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The Biggest Losers In The 2012 Elections: Entrepreneurs


By Joel KotkinNovember 08 2012

Appearing in: 
Forbes.com

Who lost the most in economic terms Tuesday? Certainly energy companies now face a potentially implacable foe — and a re-energized, increasingly hostile bureaucratic apparat. But it’s not them. Nor was it the rhetorically savaged plutocrats who in reality have been nurtured so well by the President’s economic tag team of Ben Bernanke and Tim Geithner.

The real losers are small business owners, or what might be called the aspirational middle class. The smaller business — with no galleon full of legal slaves pulling for them — will face more regulation of labor, particularly independent contracting. There will be more financial regulation, which is why Romney’s top contributors were all banks.

Small businesses will also face challenges associated with Obamacare, which now will sail on unchallenged. Health care costs are expected to go up 6.5% per employee. Some 58% of businesses say they will shift the costs to their employees. Many owners will face a higher individual tax bill: couples making $250,000 or more and singles making $200,000 or more will pay a 3.8% Medicare tax starting 2013.

All this is troubling, as American start-up rates are already falling. Much of what happens now occurs not from a great hunger to succeed as a desire to maintain. Outside of the inherently entrepreneurial immigrant classes, the only group of Americans starting business more than before are the fifty somethings and above. Many of these may simply be former employees of larger firms, now doing work sometimes in the same industry and even for the same company.

Business owners feel under attack. Gallup reports that, of all professions, those who own or operate their own business dislike President Obama the most.

So what happens now? As an employment engine, small business will continue to hobble given the expected renewed regulatory onslaught. In the blue states, this may come from local authorities, but everywhere from the increasingly powerful federal bureaucratic class. But there may be growth still in the individual proprietor class. For some of them Obama has cut health care costs and start-up costs and increased deductions. And if you take on no or few employees, many of the most difficult mandates will be less onerous.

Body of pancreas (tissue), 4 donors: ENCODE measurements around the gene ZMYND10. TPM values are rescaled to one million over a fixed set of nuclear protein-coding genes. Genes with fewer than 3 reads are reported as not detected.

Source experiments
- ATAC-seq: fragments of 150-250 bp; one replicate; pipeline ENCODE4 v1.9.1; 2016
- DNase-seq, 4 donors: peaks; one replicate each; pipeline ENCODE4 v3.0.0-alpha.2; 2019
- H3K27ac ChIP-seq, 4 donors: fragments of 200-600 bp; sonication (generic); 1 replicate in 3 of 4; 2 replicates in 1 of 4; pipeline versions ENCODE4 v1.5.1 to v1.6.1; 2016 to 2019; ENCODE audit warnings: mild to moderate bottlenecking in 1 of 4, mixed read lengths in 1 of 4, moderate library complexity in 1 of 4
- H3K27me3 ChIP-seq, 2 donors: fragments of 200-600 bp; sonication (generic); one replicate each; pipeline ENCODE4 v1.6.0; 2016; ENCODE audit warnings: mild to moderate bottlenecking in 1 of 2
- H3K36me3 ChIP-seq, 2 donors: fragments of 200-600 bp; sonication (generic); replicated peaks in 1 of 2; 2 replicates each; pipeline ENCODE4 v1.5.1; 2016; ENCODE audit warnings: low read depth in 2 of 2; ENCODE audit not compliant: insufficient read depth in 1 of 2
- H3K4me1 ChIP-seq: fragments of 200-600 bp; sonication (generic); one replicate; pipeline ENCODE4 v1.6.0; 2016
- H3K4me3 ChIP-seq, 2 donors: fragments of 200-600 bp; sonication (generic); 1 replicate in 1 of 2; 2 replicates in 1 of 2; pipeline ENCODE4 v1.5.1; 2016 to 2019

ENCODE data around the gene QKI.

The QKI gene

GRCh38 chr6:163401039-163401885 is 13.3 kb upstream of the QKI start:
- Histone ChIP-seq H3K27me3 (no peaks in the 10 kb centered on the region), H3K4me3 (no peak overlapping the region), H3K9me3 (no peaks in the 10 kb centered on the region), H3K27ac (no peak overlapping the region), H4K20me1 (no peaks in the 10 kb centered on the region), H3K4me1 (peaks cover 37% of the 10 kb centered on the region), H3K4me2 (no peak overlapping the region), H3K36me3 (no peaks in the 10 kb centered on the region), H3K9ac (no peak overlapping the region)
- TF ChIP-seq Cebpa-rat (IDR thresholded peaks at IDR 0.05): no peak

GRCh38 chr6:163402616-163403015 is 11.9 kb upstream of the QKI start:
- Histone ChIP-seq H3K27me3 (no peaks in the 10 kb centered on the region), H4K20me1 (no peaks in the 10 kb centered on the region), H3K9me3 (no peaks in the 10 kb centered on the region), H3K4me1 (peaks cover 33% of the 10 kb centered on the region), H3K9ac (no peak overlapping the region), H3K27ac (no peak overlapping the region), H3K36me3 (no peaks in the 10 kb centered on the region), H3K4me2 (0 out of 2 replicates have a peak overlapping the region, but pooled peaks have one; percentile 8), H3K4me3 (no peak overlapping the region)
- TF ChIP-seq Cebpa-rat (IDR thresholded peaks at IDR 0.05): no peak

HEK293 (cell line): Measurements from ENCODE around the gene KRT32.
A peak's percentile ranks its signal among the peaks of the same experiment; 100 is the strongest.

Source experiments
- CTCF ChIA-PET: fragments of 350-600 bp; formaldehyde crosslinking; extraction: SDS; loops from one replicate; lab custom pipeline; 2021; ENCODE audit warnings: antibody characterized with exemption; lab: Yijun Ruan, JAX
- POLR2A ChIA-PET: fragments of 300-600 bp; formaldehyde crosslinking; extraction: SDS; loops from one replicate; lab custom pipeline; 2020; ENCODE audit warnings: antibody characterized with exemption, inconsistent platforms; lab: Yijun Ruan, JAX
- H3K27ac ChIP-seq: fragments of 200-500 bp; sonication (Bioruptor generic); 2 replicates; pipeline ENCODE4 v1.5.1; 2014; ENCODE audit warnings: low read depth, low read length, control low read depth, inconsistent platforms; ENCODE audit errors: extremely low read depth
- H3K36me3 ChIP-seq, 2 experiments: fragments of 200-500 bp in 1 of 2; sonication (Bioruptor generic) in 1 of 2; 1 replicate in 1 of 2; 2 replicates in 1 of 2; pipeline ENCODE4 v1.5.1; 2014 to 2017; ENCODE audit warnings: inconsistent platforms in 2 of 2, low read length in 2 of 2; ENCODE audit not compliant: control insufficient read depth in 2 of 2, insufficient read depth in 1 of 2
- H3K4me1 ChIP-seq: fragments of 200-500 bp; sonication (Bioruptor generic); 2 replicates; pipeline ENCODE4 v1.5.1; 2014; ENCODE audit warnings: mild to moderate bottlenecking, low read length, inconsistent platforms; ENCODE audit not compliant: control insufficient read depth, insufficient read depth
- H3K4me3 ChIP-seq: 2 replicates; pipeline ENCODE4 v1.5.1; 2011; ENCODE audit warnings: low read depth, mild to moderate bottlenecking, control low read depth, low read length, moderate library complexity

In the next few years, entrepreneurial America will morph increasingly into what might be called “the 1099 economy.” Every state in the union has gained these kind of jobs, which include everything from a handyman to a physicist for rent, even those still way behind their 2007 employment.

This is occurring in both red and blue states. But increasingly it may become the best strategy to survive in the renewed blue America. If you can’t beat them in a stifling regulatory environment, you look to stay under the radar. No surprise then that self employment now accounts for the highest percentage of the workforce in the bluest of states. California, for example, ranked fourth, behind just Vermont, Maine and Montana.

Obama’s victory, to be sure, places new barriers in front of entrepreneurs of all kinds. But it will not kill off the entrepreneurial spirit, even if it increasingly occurs in an old closet or at the kitchen table.

Joel on Reason.tv

Watch the full sized video at Reason.com.


Watch Joel in this feature on the role of central planning in Los Angeles. View large version.

Interview on Smartplanet.com

"Greenurbia is the suburbs of the future. The suburbs of the 1950s were bedroom communities for people who commuted into the city. Today, there’s much more employment in the suburbs, and the big change is the number of people working full-time or part-time at home. Having people commute from one computer screen to another doesn’t make sense."

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Praise for The Next Hundred Million

Kotkin has a striking ability to envision how global forces will shape daily family life, and his conclusions can be thought-provoking as well as counterintuitive. It's amazing there isn't more public discussion about the enormous changes ahead, and reassuring to have this talented thinker on the case. — Jennifer Ludden, NPR national desk correspondent

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